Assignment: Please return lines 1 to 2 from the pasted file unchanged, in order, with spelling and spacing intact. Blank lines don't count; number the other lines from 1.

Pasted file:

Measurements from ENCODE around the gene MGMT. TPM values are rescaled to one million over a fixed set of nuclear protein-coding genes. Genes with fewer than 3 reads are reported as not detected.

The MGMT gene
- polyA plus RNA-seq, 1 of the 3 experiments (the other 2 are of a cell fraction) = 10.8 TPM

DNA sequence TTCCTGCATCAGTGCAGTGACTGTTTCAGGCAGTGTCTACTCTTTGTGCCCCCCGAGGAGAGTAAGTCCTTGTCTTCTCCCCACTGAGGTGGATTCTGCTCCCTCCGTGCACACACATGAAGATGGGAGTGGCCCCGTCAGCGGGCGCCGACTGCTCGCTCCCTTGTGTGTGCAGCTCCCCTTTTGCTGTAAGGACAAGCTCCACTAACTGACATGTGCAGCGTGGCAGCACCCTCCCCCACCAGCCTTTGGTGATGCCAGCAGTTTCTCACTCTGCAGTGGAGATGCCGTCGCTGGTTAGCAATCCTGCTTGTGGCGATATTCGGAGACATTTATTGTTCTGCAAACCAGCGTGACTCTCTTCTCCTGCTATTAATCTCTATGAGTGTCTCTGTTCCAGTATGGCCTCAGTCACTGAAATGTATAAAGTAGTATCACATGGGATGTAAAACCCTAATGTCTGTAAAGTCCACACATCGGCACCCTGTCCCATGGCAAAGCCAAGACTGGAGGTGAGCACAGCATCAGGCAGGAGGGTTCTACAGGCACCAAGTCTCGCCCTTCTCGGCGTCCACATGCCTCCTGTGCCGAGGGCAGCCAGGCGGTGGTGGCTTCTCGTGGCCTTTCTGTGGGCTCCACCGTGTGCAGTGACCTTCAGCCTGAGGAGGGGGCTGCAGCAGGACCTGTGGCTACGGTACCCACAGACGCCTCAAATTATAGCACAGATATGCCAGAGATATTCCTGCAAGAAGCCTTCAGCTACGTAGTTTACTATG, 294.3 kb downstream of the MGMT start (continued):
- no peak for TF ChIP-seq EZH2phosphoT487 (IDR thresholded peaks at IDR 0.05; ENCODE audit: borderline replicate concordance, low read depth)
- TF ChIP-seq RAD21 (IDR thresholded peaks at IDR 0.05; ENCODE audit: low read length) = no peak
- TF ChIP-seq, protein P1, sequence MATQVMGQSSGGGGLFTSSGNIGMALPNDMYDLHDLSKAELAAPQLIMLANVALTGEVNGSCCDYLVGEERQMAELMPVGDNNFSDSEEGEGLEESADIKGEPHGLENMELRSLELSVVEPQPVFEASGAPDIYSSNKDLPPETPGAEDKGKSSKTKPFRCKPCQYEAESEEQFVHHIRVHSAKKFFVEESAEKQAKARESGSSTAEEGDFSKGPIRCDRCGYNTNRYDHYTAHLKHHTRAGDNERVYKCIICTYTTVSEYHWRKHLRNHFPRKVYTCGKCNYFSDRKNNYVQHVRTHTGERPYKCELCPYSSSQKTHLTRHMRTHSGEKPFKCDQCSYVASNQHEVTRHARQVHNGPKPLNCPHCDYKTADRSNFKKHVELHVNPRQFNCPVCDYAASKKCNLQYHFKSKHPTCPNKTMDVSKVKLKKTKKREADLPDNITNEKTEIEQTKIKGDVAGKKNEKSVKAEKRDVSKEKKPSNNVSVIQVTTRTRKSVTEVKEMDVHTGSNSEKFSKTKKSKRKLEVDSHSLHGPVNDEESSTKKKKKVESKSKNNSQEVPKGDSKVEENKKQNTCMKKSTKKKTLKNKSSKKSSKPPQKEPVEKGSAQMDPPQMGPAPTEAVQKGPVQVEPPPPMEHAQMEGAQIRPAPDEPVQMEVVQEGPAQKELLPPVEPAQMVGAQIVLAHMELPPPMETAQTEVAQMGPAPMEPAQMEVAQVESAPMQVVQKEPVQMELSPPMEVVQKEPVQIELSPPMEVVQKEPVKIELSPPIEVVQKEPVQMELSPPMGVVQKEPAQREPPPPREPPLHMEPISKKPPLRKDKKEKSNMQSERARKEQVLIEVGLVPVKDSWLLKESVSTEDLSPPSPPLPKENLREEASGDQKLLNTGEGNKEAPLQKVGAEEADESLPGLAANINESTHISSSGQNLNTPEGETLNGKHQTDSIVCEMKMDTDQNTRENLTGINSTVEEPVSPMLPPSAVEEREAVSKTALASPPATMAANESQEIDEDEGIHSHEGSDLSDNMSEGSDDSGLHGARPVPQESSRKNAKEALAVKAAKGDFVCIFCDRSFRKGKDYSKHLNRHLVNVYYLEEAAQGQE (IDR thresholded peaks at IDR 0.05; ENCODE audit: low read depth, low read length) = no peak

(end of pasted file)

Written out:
Measurements from ENCODE around the gene MGMT. TPM values are rescaled to one million over a fixed set of nuclear protein-coding genes. Genes with fewer than 3 reads are reported as not detected.

The MGMT gene